Connective Threads in Jordan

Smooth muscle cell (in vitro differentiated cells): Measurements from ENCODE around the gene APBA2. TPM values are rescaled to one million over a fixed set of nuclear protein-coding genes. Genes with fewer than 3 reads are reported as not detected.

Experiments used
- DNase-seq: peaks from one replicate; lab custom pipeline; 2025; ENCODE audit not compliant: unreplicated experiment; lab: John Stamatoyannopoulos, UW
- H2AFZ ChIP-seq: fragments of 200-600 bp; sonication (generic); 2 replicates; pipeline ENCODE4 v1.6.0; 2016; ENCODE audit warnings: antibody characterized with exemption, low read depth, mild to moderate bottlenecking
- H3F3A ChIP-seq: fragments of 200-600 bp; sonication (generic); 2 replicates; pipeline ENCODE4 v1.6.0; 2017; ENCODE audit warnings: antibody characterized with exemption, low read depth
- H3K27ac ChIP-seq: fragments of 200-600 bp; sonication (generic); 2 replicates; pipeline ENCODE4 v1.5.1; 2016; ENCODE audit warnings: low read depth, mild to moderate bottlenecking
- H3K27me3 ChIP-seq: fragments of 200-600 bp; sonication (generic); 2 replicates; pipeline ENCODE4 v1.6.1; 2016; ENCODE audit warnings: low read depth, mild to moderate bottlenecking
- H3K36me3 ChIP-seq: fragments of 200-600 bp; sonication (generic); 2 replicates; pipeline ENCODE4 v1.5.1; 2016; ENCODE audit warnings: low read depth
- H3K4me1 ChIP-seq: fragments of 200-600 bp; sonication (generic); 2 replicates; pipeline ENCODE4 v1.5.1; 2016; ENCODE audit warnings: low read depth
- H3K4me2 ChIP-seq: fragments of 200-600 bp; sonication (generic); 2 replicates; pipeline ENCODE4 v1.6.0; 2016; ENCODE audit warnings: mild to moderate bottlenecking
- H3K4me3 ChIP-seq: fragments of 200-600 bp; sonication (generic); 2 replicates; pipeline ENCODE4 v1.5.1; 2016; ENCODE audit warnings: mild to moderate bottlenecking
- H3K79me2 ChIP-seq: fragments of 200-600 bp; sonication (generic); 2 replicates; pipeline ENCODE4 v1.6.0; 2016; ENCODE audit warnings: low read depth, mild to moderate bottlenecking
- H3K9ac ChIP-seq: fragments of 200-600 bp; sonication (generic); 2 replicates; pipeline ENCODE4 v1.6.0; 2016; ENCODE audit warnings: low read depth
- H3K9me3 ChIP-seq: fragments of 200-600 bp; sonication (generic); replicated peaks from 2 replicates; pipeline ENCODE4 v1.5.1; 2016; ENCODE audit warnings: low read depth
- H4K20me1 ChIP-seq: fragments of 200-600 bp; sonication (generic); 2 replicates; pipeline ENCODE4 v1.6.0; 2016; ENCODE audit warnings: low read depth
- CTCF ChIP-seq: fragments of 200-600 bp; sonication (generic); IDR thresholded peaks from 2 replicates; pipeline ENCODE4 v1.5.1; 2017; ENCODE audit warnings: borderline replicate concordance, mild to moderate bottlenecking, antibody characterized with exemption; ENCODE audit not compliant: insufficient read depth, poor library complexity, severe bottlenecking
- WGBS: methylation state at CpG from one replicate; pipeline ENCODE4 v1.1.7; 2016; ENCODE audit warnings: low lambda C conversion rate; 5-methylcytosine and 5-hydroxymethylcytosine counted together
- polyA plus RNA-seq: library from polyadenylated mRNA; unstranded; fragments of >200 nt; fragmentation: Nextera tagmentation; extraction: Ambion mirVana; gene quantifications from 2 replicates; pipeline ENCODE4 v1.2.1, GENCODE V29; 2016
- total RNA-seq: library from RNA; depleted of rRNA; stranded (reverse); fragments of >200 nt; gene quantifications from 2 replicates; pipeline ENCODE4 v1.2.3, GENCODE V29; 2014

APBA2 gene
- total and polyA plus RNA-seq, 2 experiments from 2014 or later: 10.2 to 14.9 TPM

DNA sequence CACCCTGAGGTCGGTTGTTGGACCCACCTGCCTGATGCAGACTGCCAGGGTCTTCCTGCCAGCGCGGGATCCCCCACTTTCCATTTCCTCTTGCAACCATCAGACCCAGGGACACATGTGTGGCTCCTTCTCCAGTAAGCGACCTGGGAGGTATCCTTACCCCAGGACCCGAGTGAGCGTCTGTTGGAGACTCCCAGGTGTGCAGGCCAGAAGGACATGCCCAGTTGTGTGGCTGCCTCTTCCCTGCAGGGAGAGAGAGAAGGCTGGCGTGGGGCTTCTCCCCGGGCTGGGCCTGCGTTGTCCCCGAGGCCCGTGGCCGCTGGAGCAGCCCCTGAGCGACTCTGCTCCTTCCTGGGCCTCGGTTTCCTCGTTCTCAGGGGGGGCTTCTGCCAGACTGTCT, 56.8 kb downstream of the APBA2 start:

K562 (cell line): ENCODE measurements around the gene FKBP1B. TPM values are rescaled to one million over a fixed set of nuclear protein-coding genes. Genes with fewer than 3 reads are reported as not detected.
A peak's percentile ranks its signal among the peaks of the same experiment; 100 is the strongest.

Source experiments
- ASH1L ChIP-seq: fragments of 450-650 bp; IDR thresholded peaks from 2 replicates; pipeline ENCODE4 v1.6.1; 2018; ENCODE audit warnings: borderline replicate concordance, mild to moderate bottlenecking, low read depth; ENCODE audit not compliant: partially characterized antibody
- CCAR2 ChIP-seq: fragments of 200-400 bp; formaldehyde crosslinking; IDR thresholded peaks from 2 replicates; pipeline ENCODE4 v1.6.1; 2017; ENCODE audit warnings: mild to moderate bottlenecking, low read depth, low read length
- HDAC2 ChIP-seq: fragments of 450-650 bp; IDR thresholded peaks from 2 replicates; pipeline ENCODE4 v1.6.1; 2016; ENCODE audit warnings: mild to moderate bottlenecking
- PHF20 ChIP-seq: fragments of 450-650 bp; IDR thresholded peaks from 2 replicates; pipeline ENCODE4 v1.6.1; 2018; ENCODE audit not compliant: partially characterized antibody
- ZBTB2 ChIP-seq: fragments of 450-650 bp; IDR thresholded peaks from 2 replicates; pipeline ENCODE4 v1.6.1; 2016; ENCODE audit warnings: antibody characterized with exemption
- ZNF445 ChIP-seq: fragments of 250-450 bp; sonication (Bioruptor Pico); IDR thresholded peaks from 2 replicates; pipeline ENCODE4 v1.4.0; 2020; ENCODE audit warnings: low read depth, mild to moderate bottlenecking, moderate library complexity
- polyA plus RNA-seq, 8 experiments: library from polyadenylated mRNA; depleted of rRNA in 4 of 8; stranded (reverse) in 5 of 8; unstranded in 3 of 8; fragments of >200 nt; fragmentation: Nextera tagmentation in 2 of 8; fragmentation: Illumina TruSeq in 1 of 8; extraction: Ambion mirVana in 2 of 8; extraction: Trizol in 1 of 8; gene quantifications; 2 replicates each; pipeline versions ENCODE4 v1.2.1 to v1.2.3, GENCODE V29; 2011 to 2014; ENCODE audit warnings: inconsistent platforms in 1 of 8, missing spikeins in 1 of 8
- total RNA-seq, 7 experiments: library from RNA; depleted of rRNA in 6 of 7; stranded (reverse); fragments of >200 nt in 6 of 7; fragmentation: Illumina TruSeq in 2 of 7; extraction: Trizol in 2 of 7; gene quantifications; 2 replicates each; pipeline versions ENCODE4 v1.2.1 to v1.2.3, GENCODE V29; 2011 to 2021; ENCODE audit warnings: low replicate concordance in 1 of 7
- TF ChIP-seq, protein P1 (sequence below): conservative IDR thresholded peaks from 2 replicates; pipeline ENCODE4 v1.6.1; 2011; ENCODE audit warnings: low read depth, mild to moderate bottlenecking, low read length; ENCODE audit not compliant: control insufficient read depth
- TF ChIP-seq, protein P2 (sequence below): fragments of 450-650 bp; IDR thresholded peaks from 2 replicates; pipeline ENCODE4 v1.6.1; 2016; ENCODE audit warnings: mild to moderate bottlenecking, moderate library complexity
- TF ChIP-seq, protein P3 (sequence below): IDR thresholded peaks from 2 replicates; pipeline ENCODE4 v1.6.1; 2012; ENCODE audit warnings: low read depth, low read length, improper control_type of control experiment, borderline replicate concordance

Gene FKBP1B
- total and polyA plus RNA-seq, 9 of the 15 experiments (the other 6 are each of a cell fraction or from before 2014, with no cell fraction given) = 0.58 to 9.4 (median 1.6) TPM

2.5 cm 9 cm 2.5 cm 2.5 cm 5 cm 2.5 cm 14 15 16 17 18 19 20 Sew parallel lines across the entire module Cut/slash only the clothing and wool blanket layers between the vertical lines Fold flaps down and sew to create desired shapes Cut canvas, shock blanket, and wool blanket into top and bottom modules Follow the same process as exterior panels (steps 3-7) to create slashing patterns 71 53 56 cm 76 cm 10 11 12 13 9 Cut wool blankets into 4 sheets and then cut canvas into 4 larger sheets Cut, unfold, and arrange selected clothing articles atop of the wool and canvas layers Pin layers together (clothes over wool blanket over canvas) Trim clothing to fit the module size Trace and sew desired shapes over pinned layers 5 6 7 8 5 cm 9 cm 9 cm 2.5 cm 18 cm 18 cm 23 cm 23 cm 2.5 cm 2.5 cm 2.5 cm Sew vertical parallel lines Cut/slash only the jean layer between the vertical lines Fold and sew slashed Sew5 modules together along the long edge to form a panel 2.5cm 2.5cm 30.5cm 71 cm 51 cm 23cm 112 cm 51 cm 23cm 2.5cm 2.5cm Cut canvas and shock blanket into modules 1 Cut off jeans’ legs to fit the module size 2 Pin the jeans over the shock blanket over the canvas 3 Sew the pinned fabrics along the long edge (for larger modules, in the middle of the fabric) 4 ) T-Serai Car Port Party Tent ﻣﻨﻔﺬﺳﻴﺎرة ﻗﺎﻋﺔ ﺧﻴﻤﺔإﺣﺘﻔﺎﻻت ﺗﻲ-ﻣﻠﺠﺄ ~ 1100 BCE 1867 1914 1900 1800 1900 PRESENT BEDOUIN 1500 OTTOMAN QAJAR KH. + = cultural shelters Building on textile arts histories in nomadic architecture Ottoman mobile palace: 17th century pitched roof tent, Museumslandschaft Hessen Kassel. Displaced Syrians at the Azraq Refugee Camp reveal the cultural, emotional and aesthetic needs of refugees within a context of scarcity, war trauma, constraints of confinement, and struggle for a future: A Majlis made out of humanitarian textiles (left), mud monument to the Palmyra Arch (middle), vertical herb garden (right). The modular system and decorative structure of the T-Serai panels is inspired by historical precedents of the mobile architecture tradition of the region: the Ottoman and the Khedival khayamiya tent panels. Connective threads re-interprets the layered ornamental needlework commonly met in tent panels, the applique, to the layered ornamental slashing of fabric also known as reverse applique. T-Serai, a mobile palace for population on the move. Interior view of the T-Shelter. Photomontage of a T-Shelter interior with the application of the T-Serai. humanizing humanitarian design from T-Shelter to T-Serai As global displacement numbers are rising due to the acceleration of climate change, it is imperative to address the increased cultural vulnerability of people fleeing from conflict and disasters. While humanitarian institutions prioritize supporting the basic biological needs, the T-Serai outlines a cultural approach to humanitarian intervention, addressing problems of lacking cultural infrastructures in refugee camps. The project mitigates the lacking capacity of displaced populations to access means for cultural resilience. It counters the logic of the T-Shelter with alternative architectures for the displaced inspired by the nomadic architecture of the region and the creative production of displaced Syrians at the Azraq Refugee Camp. T-Shelter: The temporary prefabricated housing unit for displaced Syrians at the Azraq Refugee Camp, Jordan. Historic precedents: Mobile architecture tradition of the MENA region Contemporary standardized mobile architecture How to make a T-Serai panel PRESERVATION OF CULTURAL HERITAGE ON THE MOVE